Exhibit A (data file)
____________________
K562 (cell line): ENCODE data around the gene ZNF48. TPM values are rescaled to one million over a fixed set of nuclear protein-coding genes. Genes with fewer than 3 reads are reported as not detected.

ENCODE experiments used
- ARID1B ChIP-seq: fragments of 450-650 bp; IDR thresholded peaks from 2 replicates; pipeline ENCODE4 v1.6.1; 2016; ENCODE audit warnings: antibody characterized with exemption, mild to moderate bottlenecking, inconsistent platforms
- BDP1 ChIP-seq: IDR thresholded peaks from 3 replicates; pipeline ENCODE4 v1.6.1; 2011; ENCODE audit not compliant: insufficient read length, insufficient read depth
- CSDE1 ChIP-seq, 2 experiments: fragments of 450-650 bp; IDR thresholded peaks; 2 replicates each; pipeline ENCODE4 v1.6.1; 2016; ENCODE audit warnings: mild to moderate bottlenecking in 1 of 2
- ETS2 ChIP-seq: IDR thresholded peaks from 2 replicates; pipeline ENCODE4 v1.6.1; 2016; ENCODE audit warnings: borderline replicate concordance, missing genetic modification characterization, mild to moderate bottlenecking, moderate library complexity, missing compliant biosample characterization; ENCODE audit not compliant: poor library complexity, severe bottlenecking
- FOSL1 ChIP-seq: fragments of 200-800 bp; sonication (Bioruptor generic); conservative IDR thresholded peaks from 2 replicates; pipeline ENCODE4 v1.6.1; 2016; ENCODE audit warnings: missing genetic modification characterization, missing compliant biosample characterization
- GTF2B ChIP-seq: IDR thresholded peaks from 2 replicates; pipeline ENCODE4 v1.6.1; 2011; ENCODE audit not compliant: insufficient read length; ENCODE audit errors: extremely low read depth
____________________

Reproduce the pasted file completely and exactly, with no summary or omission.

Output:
K562 (cell line): ENCODE data around the gene ZNF48. TPM values are rescaled to one million over a fixed set of nuclear protein-coding genes. Genes with fewer than 3 reads are reported as not detected.

ENCODE experiments used
- ARID1B ChIP-seq: fragments of 450-650 bp; IDR thresholded peaks from 2 replicates; pipeline ENCODE4 v1.6.1; 2016; ENCODE audit warnings: antibody characterized with exemption, mild to moderate bottlenecking, inconsistent platforms
- BDP1 ChIP-seq: IDR thresholded peaks from 3 replicates; pipeline ENCODE4 v1.6.1; 2011; ENCODE audit not compliant: insufficient read length, insufficient read depth
- CSDE1 ChIP-seq, 2 experiments: fragments of 450-650 bp; IDR thresholded peaks; 2 replicates each; pipeline ENCODE4 v1.6.1; 2016; ENCODE audit warnings: mild to moderate bottlenecking in 1 of 2
- ETS2 ChIP-seq: IDR thresholded peaks from 2 replicates; pipeline ENCODE4 v1.6.1; 2016; ENCODE audit warnings: borderline replicate concordance, missing genetic modification characterization, mild to moderate bottlenecking, moderate library complexity, missing compliant biosample characterization; ENCODE audit not compliant: poor library complexity, severe bottlenecking
- FOSL1 ChIP-seq: fragments of 200-800 bp; sonication (Bioruptor generic); conservative IDR thresholded peaks from 2 replicates; pipeline ENCODE4 v1.6.1; 2016; ENCODE audit warnings: missing genetic modification characterization, missing compliant biosample characterization
- GTF2B ChIP-seq: IDR thresholded peaks from 2 replicates; pipeline ENCODE4 v1.6.1; 2011; ENCODE audit not compliant: insufficient read length; ENCODE audit errors: extremely low read depth